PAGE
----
In any or all respects, delays or obstruction in sorting out inspection details could place the UK in a position perilously close to a breach (or even multiple breaches) of the treaty.

Before we even get down to implementing the Withdrawal Agreement, therefore, we could be seeing dispute settlement proceedings being invoked. But we could even find ourselves arguing a case in front of the ECJ in Luxembourg.

Here, though, the EU is unlikely to treat any disputes as isolated affairs. Its attitude to the coming trade negotiations is very much conditioned by the UK's good faith in implementing the Withdrawal Agreement (together with the integral Irish Protocol).

Even at this stage, where the negotiations have not started, suggestions of bad faith on the part of the UK could bleed through into the Union's deliberations on its formal negotiating objectives, which are in the process of being concluded.

Union officials and negotiators are known to follow closely the British press, and can hardly be impressed by the claim in the Sunday Times that the new attorney-general, Suella Braverman, might have to give new legal advice to justify the UK's move to by-pass checks.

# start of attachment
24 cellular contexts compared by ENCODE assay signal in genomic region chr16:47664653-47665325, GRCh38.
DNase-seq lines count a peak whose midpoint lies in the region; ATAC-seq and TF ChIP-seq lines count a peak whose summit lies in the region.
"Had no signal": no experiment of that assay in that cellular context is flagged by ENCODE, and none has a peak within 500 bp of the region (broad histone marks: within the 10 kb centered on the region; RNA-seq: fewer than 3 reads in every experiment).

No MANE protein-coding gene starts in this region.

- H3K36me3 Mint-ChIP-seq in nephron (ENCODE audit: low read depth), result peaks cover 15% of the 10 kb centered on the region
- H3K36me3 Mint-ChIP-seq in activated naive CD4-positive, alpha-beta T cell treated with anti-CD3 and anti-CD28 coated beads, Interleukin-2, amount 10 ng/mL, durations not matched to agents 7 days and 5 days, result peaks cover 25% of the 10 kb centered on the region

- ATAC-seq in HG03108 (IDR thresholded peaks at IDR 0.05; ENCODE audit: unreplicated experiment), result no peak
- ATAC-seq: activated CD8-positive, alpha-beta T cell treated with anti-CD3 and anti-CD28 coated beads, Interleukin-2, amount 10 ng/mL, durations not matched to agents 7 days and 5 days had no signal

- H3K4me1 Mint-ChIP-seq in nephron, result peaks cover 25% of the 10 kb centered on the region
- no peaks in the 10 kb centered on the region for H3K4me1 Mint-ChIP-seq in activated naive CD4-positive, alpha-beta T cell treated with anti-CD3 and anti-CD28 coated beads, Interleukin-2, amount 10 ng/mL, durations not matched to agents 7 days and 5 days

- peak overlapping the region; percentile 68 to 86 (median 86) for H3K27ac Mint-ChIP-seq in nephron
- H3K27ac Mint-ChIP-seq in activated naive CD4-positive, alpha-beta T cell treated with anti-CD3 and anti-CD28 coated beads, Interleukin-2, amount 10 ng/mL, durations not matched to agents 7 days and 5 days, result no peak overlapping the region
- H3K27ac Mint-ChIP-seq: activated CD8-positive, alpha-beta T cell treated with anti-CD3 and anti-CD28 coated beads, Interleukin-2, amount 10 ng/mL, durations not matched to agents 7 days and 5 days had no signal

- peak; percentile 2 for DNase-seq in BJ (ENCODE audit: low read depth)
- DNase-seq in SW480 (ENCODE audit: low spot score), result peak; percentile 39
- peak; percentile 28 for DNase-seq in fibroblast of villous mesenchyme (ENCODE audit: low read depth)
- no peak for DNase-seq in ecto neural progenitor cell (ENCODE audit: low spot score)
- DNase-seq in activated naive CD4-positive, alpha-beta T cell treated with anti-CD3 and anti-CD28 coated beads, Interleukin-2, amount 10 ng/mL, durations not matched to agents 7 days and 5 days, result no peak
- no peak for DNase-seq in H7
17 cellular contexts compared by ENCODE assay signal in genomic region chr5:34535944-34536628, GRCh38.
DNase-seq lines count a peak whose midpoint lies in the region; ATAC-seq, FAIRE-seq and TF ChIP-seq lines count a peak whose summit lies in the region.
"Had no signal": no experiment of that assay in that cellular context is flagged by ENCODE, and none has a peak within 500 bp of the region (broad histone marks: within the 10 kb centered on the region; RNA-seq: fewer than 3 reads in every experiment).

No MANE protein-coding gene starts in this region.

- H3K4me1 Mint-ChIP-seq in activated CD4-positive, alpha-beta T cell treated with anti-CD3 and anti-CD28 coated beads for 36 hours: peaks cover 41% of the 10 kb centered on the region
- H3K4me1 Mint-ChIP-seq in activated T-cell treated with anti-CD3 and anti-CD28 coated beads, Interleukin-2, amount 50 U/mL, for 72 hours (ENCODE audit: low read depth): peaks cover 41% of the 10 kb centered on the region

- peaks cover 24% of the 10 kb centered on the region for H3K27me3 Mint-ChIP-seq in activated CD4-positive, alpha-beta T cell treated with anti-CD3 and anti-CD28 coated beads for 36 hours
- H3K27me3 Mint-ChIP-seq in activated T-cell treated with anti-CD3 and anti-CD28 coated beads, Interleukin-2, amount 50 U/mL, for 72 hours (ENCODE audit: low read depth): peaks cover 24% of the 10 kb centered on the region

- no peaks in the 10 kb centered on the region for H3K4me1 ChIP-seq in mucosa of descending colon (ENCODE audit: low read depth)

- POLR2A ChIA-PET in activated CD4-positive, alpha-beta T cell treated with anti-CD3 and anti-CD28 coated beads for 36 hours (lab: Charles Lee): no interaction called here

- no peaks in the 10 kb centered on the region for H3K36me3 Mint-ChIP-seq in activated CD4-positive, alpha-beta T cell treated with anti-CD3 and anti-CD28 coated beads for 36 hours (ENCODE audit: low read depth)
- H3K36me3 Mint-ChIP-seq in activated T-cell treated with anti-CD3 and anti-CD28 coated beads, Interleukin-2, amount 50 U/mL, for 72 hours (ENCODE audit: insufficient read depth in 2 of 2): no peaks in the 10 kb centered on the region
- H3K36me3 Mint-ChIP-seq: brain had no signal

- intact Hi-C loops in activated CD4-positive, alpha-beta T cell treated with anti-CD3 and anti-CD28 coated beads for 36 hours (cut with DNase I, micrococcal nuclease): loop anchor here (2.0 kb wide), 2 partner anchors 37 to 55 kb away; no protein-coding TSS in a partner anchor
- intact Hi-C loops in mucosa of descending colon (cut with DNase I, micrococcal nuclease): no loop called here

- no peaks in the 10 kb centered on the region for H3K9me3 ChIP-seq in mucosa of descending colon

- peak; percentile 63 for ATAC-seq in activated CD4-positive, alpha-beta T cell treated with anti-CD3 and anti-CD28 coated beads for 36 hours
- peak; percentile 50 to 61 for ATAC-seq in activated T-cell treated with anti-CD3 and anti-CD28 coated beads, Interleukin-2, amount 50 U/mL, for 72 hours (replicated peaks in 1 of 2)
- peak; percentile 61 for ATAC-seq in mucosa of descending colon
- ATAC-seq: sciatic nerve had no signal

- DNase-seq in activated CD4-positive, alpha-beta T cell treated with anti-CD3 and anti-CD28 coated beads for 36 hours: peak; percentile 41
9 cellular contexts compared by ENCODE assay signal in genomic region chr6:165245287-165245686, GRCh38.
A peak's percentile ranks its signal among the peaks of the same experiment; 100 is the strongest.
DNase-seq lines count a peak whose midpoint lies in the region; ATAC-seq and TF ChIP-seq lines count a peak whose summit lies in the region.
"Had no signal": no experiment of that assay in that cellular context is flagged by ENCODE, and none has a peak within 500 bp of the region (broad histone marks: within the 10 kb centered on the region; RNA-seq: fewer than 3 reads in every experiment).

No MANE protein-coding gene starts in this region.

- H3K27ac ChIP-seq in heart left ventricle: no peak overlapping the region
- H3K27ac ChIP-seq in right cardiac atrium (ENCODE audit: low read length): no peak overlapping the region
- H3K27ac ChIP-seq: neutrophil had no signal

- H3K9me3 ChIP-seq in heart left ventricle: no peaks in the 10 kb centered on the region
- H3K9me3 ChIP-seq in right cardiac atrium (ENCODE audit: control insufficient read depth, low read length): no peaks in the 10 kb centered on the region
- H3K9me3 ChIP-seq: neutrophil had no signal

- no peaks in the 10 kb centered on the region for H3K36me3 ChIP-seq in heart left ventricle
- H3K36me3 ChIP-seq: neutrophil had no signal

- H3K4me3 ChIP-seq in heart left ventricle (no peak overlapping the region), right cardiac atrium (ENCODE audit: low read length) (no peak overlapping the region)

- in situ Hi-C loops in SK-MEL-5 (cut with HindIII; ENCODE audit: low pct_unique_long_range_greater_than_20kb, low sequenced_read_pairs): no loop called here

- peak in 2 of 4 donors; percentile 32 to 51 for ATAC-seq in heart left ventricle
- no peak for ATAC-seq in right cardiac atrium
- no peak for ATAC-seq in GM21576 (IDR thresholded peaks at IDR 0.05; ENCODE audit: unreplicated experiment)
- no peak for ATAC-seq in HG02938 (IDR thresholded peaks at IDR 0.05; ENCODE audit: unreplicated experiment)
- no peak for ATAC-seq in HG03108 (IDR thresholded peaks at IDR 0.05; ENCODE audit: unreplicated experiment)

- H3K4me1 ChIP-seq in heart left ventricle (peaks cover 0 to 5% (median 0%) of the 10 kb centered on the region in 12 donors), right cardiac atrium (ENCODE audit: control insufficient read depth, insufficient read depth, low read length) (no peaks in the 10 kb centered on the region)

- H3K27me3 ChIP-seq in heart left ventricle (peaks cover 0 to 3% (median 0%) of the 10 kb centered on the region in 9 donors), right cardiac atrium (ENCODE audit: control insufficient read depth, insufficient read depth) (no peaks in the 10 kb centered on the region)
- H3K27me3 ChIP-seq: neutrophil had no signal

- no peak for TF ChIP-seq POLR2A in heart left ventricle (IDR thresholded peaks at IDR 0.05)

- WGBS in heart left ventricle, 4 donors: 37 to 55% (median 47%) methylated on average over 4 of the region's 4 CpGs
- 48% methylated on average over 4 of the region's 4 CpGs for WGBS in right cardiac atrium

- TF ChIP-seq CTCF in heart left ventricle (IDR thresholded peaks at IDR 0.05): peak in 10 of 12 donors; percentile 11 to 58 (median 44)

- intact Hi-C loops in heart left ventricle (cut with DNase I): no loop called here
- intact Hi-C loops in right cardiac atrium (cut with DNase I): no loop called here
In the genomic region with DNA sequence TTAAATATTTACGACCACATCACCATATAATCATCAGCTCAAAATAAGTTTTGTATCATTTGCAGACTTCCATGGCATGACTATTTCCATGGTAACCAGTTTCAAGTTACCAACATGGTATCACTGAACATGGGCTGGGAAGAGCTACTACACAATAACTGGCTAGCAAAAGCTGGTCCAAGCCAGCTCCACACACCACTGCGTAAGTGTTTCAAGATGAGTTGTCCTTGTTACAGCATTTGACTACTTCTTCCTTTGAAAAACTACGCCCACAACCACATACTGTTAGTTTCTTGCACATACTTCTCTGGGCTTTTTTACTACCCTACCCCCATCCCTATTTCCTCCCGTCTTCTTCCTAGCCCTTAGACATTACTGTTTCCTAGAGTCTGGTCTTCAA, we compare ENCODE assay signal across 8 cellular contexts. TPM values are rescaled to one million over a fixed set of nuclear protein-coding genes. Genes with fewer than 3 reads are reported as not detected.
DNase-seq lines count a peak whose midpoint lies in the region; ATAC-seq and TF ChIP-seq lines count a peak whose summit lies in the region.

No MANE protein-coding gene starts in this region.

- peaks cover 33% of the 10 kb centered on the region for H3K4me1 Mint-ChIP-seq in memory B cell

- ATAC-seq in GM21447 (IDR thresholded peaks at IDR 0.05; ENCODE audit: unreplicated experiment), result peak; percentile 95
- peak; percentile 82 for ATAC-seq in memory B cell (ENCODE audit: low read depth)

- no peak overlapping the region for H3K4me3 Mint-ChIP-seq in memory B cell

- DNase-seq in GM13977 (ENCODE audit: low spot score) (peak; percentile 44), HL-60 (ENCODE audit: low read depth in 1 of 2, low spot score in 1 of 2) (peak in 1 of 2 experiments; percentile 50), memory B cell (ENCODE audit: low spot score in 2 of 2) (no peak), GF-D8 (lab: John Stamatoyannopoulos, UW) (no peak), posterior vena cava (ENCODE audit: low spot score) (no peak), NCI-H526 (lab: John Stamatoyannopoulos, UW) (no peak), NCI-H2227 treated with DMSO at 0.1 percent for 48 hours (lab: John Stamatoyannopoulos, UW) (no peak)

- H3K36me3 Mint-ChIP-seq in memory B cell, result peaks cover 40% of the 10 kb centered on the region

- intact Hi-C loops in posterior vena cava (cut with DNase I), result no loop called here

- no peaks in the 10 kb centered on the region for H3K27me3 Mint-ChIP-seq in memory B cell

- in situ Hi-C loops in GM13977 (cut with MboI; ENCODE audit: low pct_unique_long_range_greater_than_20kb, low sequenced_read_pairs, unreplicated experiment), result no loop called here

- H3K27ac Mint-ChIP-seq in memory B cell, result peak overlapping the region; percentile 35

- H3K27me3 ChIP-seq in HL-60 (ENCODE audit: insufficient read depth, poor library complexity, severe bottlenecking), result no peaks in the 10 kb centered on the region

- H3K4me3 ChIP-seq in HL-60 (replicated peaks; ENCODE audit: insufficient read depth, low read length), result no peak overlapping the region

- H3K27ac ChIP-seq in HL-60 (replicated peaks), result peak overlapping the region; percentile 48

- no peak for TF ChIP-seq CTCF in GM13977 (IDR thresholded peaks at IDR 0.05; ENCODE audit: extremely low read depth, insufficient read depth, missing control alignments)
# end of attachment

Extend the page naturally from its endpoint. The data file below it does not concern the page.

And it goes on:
Still less will they be impressed by the assertion that she was appointed because her predecessor Geoffrey Cox was not willing to countenance action that would be seen in Brussels as a breach of the exit agreement.

In a situation where relations between the EU and the UK are on the edge, having deteriorated in recent weeks and the war of words intensified over the "level playing field" issue, this is precisely the sort of thing that will have EU negotiators under pressure from Member States to take a hard line during the talks, which are scheduled to start in the week commencing 2 March.

Various reports from Brussels and from Berlin and Paris, have already indicated that Member States are having difficulty in finalising the negotiating objectives, which are supposed to be published in their final form tomorrow.